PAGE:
Lionsgate brings this StudioCanal Collection presentation of Delicatessen to Blu-ray in a standard case with a matte cardboard slipcase replicating the front and back covers, just like their packages for Contempt and Ran, along with a beefy Booklet containing photographs and an essay from Kim Newman.
Video and Audio:
Remember when Delicatessen was difficult to find on North American shores, where the only options to see Jean-Pierre Jeunet and Marc Caro's film were either a barely-satisfactory UK DVD or other not-so-savory methods? That's changed over the past couple of years, first with Miramax releasing a highly competent disc in 2007 and, subsequently, Lionsgate essentially repurposing the same material for their own pressing. To think that a high-definition disc of this film would be available roughly three years afterwards boggles the mind, which is exactly what the StudioCanal Collection -- by way of Lionsgate -- has done. The leap in quality will astound just about anyone who's seen this visual piece of artwork, jumping in just a few short years from obscurity to one of the more stunning renderings of an abstract film to hit the home video format.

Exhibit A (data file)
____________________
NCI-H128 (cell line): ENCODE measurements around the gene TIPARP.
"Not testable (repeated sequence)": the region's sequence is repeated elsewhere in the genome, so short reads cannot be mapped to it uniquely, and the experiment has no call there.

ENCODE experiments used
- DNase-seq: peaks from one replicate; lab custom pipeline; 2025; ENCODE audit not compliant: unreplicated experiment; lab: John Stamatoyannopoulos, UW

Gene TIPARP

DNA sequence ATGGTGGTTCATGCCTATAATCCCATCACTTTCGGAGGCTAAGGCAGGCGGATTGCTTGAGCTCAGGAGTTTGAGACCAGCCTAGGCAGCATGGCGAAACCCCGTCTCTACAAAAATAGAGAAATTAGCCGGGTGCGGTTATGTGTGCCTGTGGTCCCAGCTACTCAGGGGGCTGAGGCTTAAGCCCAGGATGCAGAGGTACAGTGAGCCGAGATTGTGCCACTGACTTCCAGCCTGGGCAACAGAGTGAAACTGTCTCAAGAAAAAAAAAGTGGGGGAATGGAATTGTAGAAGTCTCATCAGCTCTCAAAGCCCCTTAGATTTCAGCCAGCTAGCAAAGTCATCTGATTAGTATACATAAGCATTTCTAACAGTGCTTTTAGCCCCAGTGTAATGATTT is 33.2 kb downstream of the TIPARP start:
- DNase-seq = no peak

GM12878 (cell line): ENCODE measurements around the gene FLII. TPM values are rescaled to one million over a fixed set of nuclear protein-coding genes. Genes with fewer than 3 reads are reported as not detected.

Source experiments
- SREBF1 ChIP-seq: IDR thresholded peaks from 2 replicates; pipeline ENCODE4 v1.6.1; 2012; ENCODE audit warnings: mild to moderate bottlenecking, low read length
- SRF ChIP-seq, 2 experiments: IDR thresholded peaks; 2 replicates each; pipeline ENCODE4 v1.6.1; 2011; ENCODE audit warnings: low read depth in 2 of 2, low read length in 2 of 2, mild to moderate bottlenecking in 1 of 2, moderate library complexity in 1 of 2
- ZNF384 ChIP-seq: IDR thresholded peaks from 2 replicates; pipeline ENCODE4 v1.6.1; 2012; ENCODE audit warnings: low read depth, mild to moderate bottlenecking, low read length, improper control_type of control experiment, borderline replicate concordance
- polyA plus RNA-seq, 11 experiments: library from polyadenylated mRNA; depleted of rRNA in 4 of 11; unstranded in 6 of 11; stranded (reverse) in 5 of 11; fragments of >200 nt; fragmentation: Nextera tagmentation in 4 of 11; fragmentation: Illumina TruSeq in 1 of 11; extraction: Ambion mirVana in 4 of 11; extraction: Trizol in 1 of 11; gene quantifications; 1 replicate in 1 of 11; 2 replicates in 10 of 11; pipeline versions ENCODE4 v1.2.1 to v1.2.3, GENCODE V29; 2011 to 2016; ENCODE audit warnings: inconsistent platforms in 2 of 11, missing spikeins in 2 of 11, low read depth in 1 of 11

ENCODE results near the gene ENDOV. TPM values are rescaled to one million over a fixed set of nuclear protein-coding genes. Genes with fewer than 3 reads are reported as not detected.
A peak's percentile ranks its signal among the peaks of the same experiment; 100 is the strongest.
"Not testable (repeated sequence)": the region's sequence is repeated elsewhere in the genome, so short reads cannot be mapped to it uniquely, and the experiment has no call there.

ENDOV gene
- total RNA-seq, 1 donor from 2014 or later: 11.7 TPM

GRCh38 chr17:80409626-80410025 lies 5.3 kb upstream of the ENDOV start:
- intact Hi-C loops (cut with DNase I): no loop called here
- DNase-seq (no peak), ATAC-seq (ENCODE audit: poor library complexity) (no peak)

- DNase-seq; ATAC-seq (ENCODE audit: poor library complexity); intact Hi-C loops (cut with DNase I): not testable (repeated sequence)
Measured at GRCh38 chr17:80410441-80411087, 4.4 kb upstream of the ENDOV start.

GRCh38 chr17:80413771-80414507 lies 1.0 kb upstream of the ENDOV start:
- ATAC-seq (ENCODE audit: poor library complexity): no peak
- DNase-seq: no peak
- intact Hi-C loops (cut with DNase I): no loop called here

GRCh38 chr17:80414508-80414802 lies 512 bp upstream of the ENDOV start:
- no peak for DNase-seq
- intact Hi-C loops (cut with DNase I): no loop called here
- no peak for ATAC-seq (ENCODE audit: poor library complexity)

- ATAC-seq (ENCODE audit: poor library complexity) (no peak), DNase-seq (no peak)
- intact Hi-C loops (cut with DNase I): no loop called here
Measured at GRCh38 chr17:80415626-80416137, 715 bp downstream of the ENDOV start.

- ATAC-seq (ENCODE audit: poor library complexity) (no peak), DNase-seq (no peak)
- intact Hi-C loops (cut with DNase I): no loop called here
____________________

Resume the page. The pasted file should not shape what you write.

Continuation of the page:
This presentation of Darius Khonji's cinematography has become a personal favorite disc, and easily one of my favorites of 2010. Preserving the film's original 1.85:1 aspect ratio within a 1080p AVC encode, sporting a bitrate that reaches 30mbps at times, this Studio Canal Blu-ray pays careful attention to the elements that highlight Delicatessen's signature look. Heavy grain floods many sequences in the film, mostly the hazy exterior shots, while Jean-Pierre Jeunet's signature yellow-and-green color timing dominates its overall appearance. With those factors clearly in mind, it's remarkable how shapely the contours and how crisp the lines in the film can be. The palette exhibits a level of controlled that's unexpectedly perfect, while the varied textures showcase far more tangibility than could've been imagined for this film. Wallpaper patters and roughness leap out, the weave pattern in Louisan's sweater looks textile enough to touch, while the granule texture against the aged televisions, skin grain, and trickling water all appear unbelievably natural. If there's anything to critique, it's the heavier grain that forms in the darker exterior shots of dilapidated buildings and the occasional film speckle. Aside from that, it's a real stunner.